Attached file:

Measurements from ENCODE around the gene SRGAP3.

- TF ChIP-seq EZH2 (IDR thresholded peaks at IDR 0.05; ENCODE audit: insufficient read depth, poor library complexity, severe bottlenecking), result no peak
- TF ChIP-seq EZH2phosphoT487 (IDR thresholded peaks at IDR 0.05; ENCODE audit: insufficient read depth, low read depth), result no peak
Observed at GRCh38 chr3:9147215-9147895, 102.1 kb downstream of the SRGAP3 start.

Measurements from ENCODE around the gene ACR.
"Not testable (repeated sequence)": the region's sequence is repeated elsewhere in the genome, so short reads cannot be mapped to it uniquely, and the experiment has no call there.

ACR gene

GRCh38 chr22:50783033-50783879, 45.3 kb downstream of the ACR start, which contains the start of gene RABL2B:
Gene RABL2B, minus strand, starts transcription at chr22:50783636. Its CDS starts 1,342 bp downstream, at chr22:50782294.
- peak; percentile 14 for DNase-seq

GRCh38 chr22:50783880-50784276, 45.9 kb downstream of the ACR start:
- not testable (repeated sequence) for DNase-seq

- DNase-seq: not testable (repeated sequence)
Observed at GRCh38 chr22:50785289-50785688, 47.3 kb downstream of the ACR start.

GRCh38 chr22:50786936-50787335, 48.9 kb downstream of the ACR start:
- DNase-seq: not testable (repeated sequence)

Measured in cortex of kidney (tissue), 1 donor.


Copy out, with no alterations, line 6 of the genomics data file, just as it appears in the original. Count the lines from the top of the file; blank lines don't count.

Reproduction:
"Not testable (repeated sequence)": the region's sequence is repeated elsewhere in the genome, so short reads cannot be mapped to it uniquely, and the experiment has no call there.